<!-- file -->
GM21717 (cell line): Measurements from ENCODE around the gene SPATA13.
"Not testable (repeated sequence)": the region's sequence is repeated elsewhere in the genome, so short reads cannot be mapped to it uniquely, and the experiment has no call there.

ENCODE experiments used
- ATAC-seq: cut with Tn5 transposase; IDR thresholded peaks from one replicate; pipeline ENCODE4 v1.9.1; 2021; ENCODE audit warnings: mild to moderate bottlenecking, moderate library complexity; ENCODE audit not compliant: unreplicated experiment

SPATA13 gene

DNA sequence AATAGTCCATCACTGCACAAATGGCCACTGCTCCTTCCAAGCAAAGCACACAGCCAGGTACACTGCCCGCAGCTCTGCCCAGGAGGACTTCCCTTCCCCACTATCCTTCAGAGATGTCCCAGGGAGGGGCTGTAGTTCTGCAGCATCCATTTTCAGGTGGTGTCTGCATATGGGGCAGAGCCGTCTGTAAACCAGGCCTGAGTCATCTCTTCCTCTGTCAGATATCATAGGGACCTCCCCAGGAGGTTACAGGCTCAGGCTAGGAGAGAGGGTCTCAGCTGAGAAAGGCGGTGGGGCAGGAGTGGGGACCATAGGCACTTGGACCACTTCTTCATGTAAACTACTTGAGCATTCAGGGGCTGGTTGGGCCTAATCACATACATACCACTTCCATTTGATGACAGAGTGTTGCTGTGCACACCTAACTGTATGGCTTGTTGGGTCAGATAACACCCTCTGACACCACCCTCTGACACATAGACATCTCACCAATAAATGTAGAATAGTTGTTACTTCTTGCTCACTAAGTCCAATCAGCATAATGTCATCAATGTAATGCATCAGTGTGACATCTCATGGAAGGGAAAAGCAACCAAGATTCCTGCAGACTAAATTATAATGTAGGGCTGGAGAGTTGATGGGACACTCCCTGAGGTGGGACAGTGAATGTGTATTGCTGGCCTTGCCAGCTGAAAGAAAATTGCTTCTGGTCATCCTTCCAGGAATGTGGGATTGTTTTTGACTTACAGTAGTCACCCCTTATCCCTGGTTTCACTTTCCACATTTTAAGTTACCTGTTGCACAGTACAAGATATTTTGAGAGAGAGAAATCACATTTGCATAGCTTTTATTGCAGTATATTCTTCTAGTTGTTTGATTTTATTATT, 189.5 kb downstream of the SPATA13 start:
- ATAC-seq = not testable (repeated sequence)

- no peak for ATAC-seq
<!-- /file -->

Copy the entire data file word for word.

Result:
GM21717 (cell line): Measurements from ENCODE around the gene SPATA13.
"Not testable (repeated sequence)": the region's sequence is repeated elsewhere in the genome, so short reads cannot be mapped to it uniquely, and the experiment has no call there.

ENCODE experiments used
- ATAC-seq: cut with Tn5 transposase; IDR thresholded peaks from one replicate; pipeline ENCODE4 v1.9.1; 2021; ENCODE audit warnings: mild to moderate bottlenecking, moderate library complexity; ENCODE audit not compliant: unreplicated experiment

SPATA13 gene

DNA sequence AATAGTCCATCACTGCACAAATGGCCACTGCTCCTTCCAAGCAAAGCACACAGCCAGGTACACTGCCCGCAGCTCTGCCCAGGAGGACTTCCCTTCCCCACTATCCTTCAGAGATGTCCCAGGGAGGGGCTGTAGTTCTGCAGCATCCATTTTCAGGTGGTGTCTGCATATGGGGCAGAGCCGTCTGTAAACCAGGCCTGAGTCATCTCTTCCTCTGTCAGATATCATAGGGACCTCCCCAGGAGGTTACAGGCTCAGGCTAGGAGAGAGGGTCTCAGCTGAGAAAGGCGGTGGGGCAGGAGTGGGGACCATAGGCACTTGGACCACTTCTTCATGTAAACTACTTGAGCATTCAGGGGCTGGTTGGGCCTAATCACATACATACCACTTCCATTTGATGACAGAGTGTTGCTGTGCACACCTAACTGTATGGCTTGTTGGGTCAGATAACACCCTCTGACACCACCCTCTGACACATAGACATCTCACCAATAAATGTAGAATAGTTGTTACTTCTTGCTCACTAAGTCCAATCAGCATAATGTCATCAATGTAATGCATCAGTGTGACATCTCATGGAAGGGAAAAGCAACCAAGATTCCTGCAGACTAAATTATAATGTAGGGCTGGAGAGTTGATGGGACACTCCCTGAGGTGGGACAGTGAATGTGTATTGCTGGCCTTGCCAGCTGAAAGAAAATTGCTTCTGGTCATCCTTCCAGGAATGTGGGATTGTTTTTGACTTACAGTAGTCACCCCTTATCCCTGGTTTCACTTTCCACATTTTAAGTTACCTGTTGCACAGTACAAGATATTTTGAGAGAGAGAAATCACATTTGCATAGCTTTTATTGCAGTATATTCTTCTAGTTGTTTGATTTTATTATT, 189.5 kb downstream of the SPATA13 start:
- ATAC-seq = not testable (repeated sequence)

- no peak for ATAC-seq